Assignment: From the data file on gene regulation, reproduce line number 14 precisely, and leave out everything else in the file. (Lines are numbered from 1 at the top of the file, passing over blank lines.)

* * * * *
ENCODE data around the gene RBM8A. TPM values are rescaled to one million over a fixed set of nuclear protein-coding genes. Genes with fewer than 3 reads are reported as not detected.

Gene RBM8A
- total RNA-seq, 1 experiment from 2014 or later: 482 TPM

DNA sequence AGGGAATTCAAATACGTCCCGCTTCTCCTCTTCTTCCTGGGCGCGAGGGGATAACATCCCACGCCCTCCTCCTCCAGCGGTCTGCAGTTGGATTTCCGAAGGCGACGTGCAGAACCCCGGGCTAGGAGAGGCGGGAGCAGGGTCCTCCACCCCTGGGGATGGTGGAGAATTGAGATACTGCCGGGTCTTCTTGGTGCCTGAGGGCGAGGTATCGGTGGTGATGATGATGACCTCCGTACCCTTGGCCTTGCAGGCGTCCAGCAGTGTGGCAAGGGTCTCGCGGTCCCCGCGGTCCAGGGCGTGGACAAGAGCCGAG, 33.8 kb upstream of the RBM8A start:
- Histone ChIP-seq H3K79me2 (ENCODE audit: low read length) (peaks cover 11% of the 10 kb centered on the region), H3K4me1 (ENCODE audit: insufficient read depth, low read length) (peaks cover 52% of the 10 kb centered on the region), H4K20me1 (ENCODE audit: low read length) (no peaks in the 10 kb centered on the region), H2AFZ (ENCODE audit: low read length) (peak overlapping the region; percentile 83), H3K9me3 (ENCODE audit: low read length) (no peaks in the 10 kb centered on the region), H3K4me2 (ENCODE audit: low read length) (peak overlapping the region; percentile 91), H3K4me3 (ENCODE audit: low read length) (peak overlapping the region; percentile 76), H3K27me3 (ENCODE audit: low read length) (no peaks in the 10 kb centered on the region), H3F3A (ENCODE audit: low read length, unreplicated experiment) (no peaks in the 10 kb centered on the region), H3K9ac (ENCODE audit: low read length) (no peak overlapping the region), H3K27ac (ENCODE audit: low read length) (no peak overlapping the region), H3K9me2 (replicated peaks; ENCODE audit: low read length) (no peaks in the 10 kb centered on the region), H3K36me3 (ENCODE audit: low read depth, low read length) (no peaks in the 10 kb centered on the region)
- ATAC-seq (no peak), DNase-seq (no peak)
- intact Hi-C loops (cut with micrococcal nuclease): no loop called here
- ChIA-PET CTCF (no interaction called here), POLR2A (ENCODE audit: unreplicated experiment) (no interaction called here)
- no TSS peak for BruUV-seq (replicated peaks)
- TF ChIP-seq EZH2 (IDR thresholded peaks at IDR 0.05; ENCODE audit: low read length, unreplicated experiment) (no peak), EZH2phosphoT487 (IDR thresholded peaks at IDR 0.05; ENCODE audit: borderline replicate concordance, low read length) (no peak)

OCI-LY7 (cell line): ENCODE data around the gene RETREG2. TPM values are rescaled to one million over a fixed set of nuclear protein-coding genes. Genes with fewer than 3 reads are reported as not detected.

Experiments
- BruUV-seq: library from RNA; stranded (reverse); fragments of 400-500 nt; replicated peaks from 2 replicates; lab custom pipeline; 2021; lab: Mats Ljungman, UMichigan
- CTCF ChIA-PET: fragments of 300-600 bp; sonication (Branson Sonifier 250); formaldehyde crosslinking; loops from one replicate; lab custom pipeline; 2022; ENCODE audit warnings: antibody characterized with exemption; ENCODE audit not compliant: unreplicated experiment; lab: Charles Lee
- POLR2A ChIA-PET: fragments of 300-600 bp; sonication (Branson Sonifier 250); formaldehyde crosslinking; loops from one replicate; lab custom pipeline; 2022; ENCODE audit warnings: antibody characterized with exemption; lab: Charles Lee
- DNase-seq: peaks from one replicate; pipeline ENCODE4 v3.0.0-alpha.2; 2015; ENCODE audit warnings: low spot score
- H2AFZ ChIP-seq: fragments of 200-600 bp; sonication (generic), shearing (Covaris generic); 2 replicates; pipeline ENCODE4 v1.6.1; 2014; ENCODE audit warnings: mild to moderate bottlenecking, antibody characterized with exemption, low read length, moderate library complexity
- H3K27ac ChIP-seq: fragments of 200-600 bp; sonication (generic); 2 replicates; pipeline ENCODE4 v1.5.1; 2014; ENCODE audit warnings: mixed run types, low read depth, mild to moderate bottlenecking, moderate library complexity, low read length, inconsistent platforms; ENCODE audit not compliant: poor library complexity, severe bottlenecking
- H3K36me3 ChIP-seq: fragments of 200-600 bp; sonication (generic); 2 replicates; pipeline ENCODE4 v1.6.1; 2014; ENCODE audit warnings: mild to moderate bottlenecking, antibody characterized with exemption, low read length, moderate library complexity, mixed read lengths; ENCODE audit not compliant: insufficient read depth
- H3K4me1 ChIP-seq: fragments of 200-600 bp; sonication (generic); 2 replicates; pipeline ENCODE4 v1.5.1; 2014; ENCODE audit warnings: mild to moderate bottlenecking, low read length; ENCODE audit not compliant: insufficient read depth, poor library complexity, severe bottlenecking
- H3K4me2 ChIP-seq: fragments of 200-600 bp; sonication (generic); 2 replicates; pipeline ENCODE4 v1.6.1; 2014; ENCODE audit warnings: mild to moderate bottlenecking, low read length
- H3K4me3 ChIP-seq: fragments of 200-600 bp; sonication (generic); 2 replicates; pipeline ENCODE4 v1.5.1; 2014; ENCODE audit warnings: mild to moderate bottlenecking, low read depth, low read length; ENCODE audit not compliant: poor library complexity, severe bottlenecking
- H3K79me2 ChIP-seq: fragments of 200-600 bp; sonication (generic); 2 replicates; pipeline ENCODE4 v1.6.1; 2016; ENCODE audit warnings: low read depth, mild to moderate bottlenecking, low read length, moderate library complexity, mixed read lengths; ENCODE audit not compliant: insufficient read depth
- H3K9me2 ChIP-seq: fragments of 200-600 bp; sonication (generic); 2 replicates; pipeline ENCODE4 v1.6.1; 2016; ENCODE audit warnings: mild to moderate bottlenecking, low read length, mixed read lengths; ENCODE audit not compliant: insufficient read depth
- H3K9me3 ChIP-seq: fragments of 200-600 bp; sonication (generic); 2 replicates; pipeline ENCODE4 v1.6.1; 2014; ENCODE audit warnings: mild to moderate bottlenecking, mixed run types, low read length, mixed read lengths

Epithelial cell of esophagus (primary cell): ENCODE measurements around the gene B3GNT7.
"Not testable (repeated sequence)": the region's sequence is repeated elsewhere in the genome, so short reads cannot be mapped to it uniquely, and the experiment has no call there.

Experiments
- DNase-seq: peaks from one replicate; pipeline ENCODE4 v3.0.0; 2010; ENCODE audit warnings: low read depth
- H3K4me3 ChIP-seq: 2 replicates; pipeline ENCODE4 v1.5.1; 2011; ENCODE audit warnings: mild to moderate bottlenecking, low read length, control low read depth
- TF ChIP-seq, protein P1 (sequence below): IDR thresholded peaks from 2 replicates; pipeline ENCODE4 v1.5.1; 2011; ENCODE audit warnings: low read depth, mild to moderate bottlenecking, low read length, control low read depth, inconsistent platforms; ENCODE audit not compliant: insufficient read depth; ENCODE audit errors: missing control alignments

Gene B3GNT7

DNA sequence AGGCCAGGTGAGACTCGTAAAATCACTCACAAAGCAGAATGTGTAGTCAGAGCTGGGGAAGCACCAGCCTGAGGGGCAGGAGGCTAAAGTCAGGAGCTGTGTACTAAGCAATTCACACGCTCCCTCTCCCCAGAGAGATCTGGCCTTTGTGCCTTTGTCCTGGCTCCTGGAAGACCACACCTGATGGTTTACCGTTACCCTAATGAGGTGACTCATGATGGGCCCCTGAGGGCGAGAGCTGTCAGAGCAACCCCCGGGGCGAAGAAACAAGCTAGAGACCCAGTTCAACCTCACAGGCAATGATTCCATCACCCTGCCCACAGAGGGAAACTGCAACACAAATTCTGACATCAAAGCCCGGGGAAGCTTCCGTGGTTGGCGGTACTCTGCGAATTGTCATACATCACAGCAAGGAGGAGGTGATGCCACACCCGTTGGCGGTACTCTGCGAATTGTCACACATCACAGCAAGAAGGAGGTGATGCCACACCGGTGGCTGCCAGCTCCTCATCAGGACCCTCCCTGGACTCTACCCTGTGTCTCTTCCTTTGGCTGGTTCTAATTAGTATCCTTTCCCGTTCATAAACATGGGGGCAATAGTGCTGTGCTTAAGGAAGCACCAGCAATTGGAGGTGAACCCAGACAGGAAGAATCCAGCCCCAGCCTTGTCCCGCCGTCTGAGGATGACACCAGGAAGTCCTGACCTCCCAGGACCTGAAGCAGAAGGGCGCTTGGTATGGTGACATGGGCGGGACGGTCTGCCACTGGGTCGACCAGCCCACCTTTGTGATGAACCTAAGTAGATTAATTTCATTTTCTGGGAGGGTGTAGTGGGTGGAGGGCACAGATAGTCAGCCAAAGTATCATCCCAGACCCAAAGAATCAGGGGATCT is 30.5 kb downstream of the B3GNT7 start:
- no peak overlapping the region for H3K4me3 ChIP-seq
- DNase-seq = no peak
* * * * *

- CTCF ChIA-PET: fragments of 300-600 bp; sonication (Branson Sonifier 250); formaldehyde crosslinking; loops from one replicate; lab custom pipeline; 2022; ENCODE audit warnings: antibody characterized with exemption; ENCODE audit not compliant: unreplicated experiment; lab: Charles Lee